Tough new animal welfare board guidelines for moviemakersMay 29th, 2008 - 4:59 pm ICT by admin
Mumbai, May 29 (IANS) Taking a serious note of ill treatment of animals while using them in movies, the Chennai-based Animal Welfare Board of India (AWBI) has sent new guidelines to producers across the country. There are now as many as 26 conditions for getting the AWBI permission to use animals in movies.
Most producers do not follow the guidelines laid down by AWBI, often leading to objections, a crackdown by the authorities and a disruption of the shooting schedule.
To tackle this problem, AWBI secretary D. Rajasekar has now dispatched the board’s rulebook to different associations of producers, urging them to ensure that their members follow the rules.
The circular dated May 8 issued by AWBI reached the offices of the producers’ associations in Mumbai Wednesday.
Producers using animals in their movies will have to apply to AWBI for permission a month before the shooting starts, states the circular. The filmmakers are also asked to send in their applications directly and not to hire brokers or agents to obtain the permission.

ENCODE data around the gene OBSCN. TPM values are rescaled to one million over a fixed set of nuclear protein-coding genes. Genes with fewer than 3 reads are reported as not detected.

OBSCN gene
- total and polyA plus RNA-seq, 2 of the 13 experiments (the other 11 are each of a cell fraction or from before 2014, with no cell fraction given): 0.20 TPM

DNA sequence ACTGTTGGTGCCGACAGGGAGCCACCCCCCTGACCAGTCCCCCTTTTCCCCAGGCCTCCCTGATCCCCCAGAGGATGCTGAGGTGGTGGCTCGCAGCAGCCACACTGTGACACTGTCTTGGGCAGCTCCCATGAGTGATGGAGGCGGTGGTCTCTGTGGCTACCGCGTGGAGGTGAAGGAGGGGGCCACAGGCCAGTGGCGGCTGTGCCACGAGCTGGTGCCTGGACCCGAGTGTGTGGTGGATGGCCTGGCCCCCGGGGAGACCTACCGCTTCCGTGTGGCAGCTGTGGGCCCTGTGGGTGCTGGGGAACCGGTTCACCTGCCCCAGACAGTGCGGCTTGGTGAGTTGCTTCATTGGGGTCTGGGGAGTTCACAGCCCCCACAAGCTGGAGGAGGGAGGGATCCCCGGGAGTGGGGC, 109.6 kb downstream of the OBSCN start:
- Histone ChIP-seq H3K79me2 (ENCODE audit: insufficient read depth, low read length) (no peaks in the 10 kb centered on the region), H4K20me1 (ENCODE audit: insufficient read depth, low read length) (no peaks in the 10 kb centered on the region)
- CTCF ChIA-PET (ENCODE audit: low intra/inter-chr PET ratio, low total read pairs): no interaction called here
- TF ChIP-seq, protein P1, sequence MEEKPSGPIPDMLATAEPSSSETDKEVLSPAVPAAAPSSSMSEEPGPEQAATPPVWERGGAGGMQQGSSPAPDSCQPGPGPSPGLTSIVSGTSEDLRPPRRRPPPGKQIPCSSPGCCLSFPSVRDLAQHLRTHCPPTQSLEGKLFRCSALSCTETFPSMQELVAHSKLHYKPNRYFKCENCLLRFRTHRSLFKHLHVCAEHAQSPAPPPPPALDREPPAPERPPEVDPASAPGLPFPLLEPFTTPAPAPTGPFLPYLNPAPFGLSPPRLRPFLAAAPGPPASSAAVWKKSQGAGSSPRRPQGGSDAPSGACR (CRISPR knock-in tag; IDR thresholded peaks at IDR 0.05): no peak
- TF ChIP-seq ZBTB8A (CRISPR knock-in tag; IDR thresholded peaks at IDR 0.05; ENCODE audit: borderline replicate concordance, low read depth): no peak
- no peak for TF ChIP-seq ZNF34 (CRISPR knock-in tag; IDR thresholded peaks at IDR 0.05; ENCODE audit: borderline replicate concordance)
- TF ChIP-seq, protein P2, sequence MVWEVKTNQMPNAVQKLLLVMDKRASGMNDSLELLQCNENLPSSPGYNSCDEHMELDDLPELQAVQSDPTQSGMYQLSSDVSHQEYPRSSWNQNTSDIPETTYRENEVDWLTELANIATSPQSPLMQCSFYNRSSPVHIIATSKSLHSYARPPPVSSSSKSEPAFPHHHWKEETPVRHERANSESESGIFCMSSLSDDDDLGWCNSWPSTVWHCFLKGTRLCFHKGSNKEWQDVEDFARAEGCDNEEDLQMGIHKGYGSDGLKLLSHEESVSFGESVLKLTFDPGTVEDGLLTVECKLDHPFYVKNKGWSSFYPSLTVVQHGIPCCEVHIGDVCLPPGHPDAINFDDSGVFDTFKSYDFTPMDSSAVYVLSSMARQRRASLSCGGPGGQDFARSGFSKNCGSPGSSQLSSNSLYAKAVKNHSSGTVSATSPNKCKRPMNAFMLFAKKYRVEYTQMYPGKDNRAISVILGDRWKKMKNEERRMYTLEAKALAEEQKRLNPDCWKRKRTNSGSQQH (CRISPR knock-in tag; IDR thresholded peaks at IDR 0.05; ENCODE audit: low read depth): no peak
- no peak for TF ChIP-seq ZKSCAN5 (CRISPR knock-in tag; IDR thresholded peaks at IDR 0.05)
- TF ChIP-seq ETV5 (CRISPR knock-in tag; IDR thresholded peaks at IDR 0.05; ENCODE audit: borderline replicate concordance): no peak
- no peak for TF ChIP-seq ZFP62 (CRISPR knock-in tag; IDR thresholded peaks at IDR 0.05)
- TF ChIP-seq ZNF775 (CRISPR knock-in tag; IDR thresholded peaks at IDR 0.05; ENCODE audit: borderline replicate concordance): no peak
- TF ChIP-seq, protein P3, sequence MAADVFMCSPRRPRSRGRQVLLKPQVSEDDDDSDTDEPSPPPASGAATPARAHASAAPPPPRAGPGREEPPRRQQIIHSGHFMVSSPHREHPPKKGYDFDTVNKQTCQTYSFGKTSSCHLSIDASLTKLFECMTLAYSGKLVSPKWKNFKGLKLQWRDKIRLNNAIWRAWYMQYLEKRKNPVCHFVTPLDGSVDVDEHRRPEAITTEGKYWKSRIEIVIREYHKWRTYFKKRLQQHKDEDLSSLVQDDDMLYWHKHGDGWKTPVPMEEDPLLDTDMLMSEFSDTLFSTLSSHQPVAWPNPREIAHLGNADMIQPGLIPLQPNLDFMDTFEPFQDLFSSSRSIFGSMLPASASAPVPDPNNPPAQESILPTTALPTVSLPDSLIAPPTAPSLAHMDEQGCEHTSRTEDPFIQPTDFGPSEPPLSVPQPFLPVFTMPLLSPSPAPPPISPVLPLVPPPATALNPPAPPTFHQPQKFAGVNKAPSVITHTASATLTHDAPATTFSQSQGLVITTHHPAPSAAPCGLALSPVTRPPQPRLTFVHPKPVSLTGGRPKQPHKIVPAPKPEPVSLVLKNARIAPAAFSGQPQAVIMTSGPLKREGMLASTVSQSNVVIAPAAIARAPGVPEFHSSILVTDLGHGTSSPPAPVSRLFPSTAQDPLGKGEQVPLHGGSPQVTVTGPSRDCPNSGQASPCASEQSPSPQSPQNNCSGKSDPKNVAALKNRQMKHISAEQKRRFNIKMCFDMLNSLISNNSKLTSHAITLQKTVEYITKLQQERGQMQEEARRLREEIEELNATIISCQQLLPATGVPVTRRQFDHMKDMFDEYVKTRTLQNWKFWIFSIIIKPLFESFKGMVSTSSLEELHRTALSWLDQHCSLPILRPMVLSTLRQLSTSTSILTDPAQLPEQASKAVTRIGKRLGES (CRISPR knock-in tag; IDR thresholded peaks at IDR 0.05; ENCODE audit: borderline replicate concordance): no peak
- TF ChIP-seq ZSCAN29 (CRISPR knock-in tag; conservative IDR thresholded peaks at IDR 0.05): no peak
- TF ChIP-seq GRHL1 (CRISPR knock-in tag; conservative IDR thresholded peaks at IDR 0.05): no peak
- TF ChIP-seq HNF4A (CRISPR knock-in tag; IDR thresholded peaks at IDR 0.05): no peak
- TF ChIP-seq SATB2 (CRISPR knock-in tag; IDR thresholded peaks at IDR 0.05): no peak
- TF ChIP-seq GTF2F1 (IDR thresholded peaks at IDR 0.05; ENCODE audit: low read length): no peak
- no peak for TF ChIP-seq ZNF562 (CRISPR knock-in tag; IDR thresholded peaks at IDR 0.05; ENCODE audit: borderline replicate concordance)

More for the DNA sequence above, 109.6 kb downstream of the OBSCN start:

Animals being used in movies must have ownership certificates. If wild animals are being used, producers must obtain the ownership certificate from the wildlife authorities, along with the latest health certificate from a registered veterinary doctor.
If shootings not held within the mandatory period of six weeks after getting the pre-shoot clearance from AWBI, the filmmakers will have to get a fresh set of health certificates.
The health certificate is necessary even for the scenes where artistes have to sit in carts drawn by animals.
After finishing the shoot, producers have to submit the clippings in CDs to AWBI for scrutiny of those scenes that involve animals.
The animals’ owners must provide a veterinary doctor throughout the shooting.
AWBI has banned the use of tigers, panthers, lions, bears and monkeys in movies.
Tags: animal welfare board, awbi, clippings, crackdown, disruption, filmmakers, health certificate, health certificates, ill treatment, latest health, mandatory period, new animal, objections, ownership certificate, ownership certificates, six weeks, treatment of animals, veterinary doctor, wild animals, wildlife authorities